The Chief Coroner is particularly pleased to report that the number of cases not completed or discontinued within 12 months has greatly reduced. The Chief Coroner has a statutory duty to report to the Lord Chancellor on these cases. Backlogs of cases have substantially decreased, since the introduction in 2014 of a standard procedure for reporting to the Chief Coroner on cases over 12 months, there has been a decrease by 52% of cases outstanding. This is a reduction from 2,673 cases to 1,285 cases, a figure which is now little more than 0.5% of all deaths referred to coroners in England and Wales.
Two years ago seven coroner areas had over 100 cases over 12 months old (two of them had over 200 cases); now there are none. 96% of coroner areas now have 40 or fewer cases outstanding. And 43 areas have less than 10 cases outstanding.
There are two further positive trends.
- 1) The average time of all cases from death to inquest completed has fallen considerably by 28.6% from 28 weeks to 20 weeks.
- 2) The percentage of deaths in which coroners have required a post-mortem examination has fallen by 2% from 38% of all cases to 36%.
Both figures are to be welcomed, although with a note of caution. The figures will to some extent have been affected by cases involving Deprivation of Liberty Safeguards (DoLS). There were 7,183 reported DoLS cases last year. But in view of the fact that a post-mortem will rarely be required and the inquests should normally be completed within a week, the number of DoLS cases will undoubtedly have affected the national picture.
Overall figures of Deaths in England and Wales.
There are usually about 500,000 registered deaths in England and Wales every year. This figure is relatively constant, although higher in 2015 with 529,613 deaths following an exceptional (and not entirely explained) increase over the winter months. All deaths are registered with the local registrar of births and deaths in order to create a complete record of how people die. Most of these deaths are from natural causes, certified as such by a general practitioner or hospital doctor.
But in every case where it is not clear that the death is from natural causes it must be reported to the coroner.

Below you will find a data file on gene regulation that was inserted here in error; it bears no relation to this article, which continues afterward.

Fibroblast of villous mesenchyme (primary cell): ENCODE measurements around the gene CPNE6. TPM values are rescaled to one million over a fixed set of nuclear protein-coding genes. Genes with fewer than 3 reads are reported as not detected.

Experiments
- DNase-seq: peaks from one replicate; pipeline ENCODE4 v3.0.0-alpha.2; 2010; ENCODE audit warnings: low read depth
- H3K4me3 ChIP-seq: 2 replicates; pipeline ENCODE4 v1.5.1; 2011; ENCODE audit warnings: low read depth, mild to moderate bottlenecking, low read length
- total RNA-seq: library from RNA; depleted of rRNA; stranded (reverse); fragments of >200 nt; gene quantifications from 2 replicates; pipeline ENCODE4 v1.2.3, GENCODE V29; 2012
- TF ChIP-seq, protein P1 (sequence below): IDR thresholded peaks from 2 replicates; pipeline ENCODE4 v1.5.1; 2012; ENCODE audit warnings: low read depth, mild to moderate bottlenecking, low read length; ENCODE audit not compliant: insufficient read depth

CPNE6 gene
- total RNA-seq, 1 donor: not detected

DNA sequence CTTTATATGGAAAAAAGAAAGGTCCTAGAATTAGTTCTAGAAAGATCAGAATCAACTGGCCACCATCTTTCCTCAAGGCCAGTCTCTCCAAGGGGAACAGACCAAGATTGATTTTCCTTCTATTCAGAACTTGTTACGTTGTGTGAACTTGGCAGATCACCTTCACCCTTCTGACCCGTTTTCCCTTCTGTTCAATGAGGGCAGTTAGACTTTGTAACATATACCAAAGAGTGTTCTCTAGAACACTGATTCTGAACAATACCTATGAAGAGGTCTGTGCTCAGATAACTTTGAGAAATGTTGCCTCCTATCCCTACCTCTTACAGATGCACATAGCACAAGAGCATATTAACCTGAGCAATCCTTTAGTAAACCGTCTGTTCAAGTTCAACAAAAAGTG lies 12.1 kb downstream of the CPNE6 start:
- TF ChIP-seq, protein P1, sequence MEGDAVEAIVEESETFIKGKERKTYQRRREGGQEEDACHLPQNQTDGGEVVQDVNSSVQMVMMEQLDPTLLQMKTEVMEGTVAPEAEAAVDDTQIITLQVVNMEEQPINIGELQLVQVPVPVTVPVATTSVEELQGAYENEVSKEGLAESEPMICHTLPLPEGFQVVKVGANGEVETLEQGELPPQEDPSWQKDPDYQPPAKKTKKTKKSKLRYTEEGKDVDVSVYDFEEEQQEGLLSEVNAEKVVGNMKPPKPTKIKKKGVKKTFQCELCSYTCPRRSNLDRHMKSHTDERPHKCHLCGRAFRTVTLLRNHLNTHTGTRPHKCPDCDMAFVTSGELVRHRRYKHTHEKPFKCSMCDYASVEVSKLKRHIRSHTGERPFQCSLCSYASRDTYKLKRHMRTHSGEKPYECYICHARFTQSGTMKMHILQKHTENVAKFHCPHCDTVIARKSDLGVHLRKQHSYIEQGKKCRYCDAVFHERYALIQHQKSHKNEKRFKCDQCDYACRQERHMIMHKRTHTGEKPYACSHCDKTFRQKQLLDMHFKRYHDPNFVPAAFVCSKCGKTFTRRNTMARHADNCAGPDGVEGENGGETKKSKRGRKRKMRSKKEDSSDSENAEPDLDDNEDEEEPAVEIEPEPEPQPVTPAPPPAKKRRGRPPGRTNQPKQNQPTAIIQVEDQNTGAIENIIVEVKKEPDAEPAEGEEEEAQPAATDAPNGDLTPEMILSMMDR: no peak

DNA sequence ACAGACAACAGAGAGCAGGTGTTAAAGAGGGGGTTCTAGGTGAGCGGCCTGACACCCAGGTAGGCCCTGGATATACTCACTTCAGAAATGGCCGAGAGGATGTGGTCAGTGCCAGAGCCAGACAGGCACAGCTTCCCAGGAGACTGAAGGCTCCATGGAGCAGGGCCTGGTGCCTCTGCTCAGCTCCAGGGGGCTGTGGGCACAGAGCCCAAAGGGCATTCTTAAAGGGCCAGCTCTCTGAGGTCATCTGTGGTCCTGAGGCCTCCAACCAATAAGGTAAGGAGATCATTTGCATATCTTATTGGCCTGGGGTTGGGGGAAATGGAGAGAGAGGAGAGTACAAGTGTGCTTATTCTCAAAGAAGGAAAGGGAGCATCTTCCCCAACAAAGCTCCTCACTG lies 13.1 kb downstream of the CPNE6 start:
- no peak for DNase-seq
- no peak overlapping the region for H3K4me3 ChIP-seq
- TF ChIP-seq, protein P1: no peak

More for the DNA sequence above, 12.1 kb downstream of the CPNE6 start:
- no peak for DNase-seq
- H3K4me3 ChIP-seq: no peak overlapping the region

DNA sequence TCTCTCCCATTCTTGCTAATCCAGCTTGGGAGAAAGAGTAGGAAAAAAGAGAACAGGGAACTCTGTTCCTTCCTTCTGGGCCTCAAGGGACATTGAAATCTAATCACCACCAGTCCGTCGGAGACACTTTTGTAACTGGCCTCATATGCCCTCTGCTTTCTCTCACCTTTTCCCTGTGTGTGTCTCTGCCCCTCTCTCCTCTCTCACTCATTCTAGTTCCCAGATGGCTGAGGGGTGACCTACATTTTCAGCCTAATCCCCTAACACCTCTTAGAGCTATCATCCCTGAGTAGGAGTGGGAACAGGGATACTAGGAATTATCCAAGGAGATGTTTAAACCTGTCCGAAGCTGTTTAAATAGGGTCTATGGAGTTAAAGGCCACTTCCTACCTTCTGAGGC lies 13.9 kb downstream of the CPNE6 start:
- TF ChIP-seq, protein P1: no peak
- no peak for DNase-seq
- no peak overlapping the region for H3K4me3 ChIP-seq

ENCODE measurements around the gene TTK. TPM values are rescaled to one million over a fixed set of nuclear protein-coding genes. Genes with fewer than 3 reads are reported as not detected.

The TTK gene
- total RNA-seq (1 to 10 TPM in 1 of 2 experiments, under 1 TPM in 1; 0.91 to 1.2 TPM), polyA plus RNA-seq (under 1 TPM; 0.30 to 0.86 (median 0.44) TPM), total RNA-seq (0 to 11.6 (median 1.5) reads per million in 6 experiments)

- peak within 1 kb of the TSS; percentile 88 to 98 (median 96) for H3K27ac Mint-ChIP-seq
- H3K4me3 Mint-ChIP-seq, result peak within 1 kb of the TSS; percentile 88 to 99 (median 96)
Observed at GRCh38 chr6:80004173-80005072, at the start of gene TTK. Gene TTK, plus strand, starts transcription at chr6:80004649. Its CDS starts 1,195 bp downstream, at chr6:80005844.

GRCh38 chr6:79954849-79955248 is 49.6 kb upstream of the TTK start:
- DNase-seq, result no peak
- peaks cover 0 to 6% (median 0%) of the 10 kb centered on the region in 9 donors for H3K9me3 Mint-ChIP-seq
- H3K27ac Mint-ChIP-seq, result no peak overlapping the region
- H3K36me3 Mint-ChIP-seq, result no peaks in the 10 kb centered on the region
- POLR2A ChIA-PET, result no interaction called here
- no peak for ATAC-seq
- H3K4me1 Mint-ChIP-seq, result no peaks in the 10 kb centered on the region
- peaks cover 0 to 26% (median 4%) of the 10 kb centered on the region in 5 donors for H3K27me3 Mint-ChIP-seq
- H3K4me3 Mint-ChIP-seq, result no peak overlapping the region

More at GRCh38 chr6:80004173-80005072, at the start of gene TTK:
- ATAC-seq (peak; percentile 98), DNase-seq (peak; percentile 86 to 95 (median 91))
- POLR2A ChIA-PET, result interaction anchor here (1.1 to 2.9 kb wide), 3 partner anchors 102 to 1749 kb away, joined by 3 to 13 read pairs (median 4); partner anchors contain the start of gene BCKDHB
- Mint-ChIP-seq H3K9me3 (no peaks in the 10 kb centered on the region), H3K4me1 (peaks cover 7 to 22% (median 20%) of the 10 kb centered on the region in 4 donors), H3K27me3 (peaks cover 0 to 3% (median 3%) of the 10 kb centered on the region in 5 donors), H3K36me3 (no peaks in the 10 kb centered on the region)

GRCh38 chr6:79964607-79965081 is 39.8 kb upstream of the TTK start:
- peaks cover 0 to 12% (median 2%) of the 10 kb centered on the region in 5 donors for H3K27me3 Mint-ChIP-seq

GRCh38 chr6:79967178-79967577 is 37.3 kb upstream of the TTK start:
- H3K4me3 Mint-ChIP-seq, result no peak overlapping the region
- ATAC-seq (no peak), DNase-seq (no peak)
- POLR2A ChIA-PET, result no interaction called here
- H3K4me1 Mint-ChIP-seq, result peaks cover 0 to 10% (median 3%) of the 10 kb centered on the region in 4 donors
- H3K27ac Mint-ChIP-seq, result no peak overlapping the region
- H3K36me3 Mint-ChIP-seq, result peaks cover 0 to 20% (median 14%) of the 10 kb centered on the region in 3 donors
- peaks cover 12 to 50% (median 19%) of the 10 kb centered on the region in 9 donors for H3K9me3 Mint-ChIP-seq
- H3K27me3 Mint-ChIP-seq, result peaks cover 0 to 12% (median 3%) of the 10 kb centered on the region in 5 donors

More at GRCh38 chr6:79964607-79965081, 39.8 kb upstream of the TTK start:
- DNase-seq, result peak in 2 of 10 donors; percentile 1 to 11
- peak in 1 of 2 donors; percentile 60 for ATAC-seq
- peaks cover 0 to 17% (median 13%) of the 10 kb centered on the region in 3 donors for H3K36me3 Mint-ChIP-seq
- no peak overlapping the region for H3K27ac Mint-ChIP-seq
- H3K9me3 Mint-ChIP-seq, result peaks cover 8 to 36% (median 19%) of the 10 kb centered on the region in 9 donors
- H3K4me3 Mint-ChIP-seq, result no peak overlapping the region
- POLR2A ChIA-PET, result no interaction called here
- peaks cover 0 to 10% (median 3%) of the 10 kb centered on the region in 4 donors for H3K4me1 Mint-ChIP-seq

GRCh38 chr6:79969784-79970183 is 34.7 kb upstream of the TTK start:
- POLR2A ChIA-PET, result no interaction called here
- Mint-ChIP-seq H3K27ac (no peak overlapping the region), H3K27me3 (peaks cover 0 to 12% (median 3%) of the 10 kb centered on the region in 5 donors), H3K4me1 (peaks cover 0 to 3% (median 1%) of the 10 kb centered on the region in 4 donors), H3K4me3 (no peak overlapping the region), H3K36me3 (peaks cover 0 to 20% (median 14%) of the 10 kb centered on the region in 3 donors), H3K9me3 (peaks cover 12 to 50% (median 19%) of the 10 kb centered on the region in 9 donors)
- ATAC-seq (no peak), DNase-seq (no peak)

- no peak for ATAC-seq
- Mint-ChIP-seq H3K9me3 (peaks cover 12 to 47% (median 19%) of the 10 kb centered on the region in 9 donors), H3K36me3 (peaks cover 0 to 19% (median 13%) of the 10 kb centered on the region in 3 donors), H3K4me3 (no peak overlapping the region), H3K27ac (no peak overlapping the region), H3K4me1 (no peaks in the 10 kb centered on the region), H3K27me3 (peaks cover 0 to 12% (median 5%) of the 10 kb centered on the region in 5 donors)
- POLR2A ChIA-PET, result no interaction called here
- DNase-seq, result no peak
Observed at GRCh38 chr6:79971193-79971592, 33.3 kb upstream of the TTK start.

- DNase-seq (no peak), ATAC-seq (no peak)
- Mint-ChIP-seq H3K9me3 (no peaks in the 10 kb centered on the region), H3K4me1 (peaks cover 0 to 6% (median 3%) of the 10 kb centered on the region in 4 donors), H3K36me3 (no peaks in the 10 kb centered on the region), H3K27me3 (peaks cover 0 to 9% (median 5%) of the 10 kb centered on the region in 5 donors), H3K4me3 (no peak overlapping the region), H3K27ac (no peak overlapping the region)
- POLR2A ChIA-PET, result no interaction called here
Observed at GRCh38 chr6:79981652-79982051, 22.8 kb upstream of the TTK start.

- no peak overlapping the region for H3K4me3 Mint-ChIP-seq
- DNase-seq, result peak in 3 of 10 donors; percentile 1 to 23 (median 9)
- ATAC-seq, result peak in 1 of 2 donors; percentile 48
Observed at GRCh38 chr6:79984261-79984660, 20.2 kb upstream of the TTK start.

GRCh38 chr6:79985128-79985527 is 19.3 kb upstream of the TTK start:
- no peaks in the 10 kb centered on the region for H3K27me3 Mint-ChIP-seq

45% of all registered deaths are reported to coroners.
This amounts to some 220,000 or so deaths in England and Wales each year, higher than usual in 2015 with 236,406 referrals. But only a small proportion will require full investigation with an inquest. The vast majority of cases reported to the coroner are signed off by the coroner after preliminary inquiries, with or without a post-mortem examination, as being deaths from natural causes. A formal investigation under the 2009 Act is not required and therefore there is no inquest. Only a relatively small number of cases, therefore, require investigation and inquest. This figure is rightly reducing over the years, although the figure this year has increased from 29,153 inquests to 35,473 as a result of DoLS cases which accounted for over 7,000 inquests in 2015. This total number of inquests is still only 15% of all deaths reported to the coroner.
Nevertheless, the number of hearings is very much higher than any other comparable jurisdiction, and as the Chief Coroner recommends, they could be substantially reduced by a special procedure for non-contentious cases.
In the last year there have been only 457 jury inquests, many of which will have concerned deaths in prison or police custody under section 7 of the 2009 Act. In this context it must be noted that official statistics show that levels of self-inflicted deaths in custody continue to rise, especially amongst those recently admitted to prison. Coroners investigate all of these cases thoroughly and often make reports to prevent future deaths. The Chief Coroner held a one-day training conference for coroners in May 2015 on deaths in prison. He continues to sit on the Ministerial Board on Deaths in Custody and he sits on the majority of High Court cases arising from inquests into the deaths of prisoners. The issue is of continuing concern.
To read the full report of the Cheif Coroner, go here. There is much more in it.